The Social Responsibility of Business is Cauliflower

Photo by Rasbak. Creative Commons Attribution-Share Alike 3.0 Unported license.
Photo by Rasbak. Creative Commons Attribution-Share Alike 3.0 Unported license.

In 1970, economist Milton Friedman set out a bold claim in a New York Times op-ed: “The Social Responsibility Of Business Is to Increase its Profits.”

More than 50 years later, we find ourselves embroiled in episode X of “OMG, a restaurant is introducing a food I find suspicious, they’ve gone  WOKE.”

Last August, it was Cracker Barrel’s “Impossible Sausage[TM]” offering. Now it’s Chick-fil-A’s  cauliflower sandwich. Twitter’s a-twitter. Fox is flummoxed. Another social conservative foodie favorite off the reservation and catering to those dirty hippies! Dogs and cats living together! Mass hysteria!

Don’t these folks ever calm down?

While often wildly misinterpreted as calling for the freedom of corporations to poison its customers directly or indirectly if it enhanced their bottom lines, Friedman’s point back then was more nuanced and made quite a bit of sense:

Increased corporate profits are — all other things being equal, anyway, even if that seldom happens — a function of customer satisfaction. If what you sell and how you sell it pleases more people, you end up selling more stuff to more customers.

Making more people happier is pretty much the only measurable way to define “social responsibility.” And the profit and loss statement tells the tale of success or failure at doing that.

So, why did Chick-fil-A put time, money, and work into developing a “plant-forward” product? “[I]t was becoming more and more prevalent,” the chain’s director of menu and packaging, Leslie Neslage, told USA Today, “that customers really want to find ways to increase vegetables in their diet.”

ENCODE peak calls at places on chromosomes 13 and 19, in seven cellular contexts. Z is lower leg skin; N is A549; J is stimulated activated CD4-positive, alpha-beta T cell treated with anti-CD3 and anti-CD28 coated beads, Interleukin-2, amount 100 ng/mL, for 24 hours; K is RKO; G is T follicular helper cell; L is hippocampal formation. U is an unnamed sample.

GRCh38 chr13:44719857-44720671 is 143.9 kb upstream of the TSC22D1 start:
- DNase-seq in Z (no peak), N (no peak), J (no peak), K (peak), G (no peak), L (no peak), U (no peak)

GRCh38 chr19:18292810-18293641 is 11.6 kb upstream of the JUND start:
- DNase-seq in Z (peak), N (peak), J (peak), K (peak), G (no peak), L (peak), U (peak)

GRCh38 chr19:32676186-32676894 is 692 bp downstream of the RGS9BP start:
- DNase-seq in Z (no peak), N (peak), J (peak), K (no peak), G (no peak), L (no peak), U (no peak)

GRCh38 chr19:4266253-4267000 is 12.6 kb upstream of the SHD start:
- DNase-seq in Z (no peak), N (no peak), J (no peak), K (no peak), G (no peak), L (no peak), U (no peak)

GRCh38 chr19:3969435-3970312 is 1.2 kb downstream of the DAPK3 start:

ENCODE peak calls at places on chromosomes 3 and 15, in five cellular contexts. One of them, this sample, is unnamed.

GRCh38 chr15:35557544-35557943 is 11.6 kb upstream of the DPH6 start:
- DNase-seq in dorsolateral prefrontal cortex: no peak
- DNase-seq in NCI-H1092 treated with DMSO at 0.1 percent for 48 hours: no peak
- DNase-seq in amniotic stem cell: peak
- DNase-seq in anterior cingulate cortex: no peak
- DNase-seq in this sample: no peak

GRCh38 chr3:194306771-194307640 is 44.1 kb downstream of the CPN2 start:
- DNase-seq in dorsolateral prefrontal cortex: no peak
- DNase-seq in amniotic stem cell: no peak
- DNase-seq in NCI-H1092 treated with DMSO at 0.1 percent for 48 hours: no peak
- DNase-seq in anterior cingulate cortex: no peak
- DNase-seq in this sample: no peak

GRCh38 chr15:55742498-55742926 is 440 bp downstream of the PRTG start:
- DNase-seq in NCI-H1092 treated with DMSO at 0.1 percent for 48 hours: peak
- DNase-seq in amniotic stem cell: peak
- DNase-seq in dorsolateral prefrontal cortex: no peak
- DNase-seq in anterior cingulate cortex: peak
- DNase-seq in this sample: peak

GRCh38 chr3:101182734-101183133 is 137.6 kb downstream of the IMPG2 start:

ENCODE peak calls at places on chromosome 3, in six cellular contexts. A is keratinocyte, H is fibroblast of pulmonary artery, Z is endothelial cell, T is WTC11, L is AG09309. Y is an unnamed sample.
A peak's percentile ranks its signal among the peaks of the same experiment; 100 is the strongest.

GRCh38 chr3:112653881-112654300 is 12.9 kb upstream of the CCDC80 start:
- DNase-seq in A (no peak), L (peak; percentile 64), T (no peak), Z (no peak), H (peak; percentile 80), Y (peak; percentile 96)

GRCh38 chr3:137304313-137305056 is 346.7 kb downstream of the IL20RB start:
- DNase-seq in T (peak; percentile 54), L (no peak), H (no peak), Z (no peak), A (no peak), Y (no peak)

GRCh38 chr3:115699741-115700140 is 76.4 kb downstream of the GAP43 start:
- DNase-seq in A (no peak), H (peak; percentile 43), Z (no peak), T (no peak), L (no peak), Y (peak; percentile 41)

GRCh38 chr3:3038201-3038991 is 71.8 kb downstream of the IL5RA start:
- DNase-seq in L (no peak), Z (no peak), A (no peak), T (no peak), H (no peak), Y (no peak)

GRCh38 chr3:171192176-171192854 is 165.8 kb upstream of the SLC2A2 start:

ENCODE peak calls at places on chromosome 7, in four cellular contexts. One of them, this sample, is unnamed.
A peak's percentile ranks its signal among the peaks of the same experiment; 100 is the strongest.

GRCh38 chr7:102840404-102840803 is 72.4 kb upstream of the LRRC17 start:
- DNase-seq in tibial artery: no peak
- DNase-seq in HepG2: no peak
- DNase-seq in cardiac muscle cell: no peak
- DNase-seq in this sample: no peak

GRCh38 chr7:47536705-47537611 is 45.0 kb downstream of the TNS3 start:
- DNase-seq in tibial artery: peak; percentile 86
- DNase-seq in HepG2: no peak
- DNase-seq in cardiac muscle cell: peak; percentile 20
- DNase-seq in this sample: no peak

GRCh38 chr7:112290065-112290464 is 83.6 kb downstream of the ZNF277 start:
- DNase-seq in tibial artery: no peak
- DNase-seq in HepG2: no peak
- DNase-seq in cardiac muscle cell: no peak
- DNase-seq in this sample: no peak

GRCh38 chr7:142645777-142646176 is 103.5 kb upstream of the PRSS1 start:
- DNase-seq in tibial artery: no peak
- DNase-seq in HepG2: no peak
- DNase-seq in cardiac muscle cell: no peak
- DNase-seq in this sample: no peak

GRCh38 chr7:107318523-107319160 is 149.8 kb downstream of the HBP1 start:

After experiments with e.g. mushrooms and tomatoes, cauliflower won out with focus groups. It pleased more people. It seemed likely to bring in more customers, be they chicken-lovers doing Meatless Monday or health-conscious eaters, perhaps dining with their chicken-loving families. And, therefore, to sell more food and generate higher profits.

It may or may not work out, but it seems pretty “socially responsible” in the Friedmanite sense. And pretty much the opposite of “woke,” if that word means anything other than “sure to feed the emotional fires of the perpetually outraged.”

Simmer down, social conservatives. Don’t panic. Chick-fil-A isn’t replacing its to-die-for Spicy Deluxe sandwich or delectable waffle fries. You’ll still be able to get them, if I don’t get to them first. And since you probably use the drive-thru window, the likelihood of   a scary encounter with one of those filthy, bike-riding, cauliflower-eating hippies is minimal.

Thomas L. Knapp (Twitter: @thomaslknapp) is director and senior news analyst at the William Lloyd Garrison Center for Libertarian Advocacy Journalism ( He lives and works in north central Florida.